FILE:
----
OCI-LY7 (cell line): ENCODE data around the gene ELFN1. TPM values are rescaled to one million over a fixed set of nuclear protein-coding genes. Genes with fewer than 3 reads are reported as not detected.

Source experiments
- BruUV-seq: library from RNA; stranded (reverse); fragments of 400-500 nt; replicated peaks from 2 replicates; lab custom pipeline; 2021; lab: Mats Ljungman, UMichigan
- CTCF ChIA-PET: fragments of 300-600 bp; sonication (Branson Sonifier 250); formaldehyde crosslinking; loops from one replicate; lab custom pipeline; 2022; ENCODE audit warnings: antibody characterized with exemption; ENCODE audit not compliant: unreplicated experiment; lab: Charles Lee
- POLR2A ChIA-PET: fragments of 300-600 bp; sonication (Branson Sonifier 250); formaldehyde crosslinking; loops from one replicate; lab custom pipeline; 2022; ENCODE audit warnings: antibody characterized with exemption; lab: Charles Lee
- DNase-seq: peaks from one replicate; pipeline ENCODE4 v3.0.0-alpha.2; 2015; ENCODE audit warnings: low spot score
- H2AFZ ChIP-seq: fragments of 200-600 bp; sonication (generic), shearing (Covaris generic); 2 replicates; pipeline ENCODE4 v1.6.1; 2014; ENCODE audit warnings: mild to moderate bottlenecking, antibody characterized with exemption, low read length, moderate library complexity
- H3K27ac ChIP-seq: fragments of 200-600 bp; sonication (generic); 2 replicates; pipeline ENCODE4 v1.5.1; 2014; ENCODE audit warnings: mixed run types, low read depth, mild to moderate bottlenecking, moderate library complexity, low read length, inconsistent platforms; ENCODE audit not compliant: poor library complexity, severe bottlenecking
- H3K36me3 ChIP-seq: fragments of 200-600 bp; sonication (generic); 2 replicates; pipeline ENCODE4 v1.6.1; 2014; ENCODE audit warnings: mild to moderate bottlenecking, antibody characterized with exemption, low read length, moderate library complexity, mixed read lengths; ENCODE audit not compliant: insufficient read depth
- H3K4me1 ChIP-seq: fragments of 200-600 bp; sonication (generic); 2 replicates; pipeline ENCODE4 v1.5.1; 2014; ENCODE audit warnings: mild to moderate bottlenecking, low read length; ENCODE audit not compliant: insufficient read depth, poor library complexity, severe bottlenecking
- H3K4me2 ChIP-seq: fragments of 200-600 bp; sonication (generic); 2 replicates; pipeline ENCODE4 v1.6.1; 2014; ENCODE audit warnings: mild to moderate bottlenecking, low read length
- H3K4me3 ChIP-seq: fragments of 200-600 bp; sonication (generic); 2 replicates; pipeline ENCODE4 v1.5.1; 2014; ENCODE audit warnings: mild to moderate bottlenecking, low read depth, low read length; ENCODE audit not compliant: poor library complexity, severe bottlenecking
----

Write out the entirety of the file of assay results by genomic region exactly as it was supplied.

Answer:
OCI-LY7 (cell line): ENCODE data around the gene ELFN1. TPM values are rescaled to one million over a fixed set of nuclear protein-coding genes. Genes with fewer than 3 reads are reported as not detected.

Source experiments
- BruUV-seq: library from RNA; stranded (reverse); fragments of 400-500 nt; replicated peaks from 2 replicates; lab custom pipeline; 2021; lab: Mats Ljungman, UMichigan
- CTCF ChIA-PET: fragments of 300-600 bp; sonication (Branson Sonifier 250); formaldehyde crosslinking; loops from one replicate; lab custom pipeline; 2022; ENCODE audit warnings: antibody characterized with exemption; ENCODE audit not compliant: unreplicated experiment; lab: Charles Lee
- POLR2A ChIA-PET: fragments of 300-600 bp; sonication (Branson Sonifier 250); formaldehyde crosslinking; loops from one replicate; lab custom pipeline; 2022; ENCODE audit warnings: antibody characterized with exemption; lab: Charles Lee
- DNase-seq: peaks from one replicate; pipeline ENCODE4 v3.0.0-alpha.2; 2015; ENCODE audit warnings: low spot score
- H2AFZ ChIP-seq: fragments of 200-600 bp; sonication (generic), shearing (Covaris generic); 2 replicates; pipeline ENCODE4 v1.6.1; 2014; ENCODE audit warnings: mild to moderate bottlenecking, antibody characterized with exemption, low read length, moderate library complexity
- H3K27ac ChIP-seq: fragments of 200-600 bp; sonication (generic); 2 replicates; pipeline ENCODE4 v1.5.1; 2014; ENCODE audit warnings: mixed run types, low read depth, mild to moderate bottlenecking, moderate library complexity, low read length, inconsistent platforms; ENCODE audit not compliant: poor library complexity, severe bottlenecking
- H3K36me3 ChIP-seq: fragments of 200-600 bp; sonication (generic); 2 replicates; pipeline ENCODE4 v1.6.1; 2014; ENCODE audit warnings: mild to moderate bottlenecking, antibody characterized with exemption, low read length, moderate library complexity, mixed read lengths; ENCODE audit not compliant: insufficient read depth
- H3K4me1 ChIP-seq: fragments of 200-600 bp; sonication (generic); 2 replicates; pipeline ENCODE4 v1.5.1; 2014; ENCODE audit warnings: mild to moderate bottlenecking, low read length; ENCODE audit not compliant: insufficient read depth, poor library complexity, severe bottlenecking
- H3K4me2 ChIP-seq: fragments of 200-600 bp; sonication (generic); 2 replicates; pipeline ENCODE4 v1.6.1; 2014; ENCODE audit warnings: mild to moderate bottlenecking, low read length
- H3K4me3 ChIP-seq: fragments of 200-600 bp; sonication (generic); 2 replicates; pipeline ENCODE4 v1.5.1; 2014; ENCODE audit warnings: mild to moderate bottlenecking, low read depth, low read length; ENCODE audit not compliant: poor library complexity, severe bottlenecking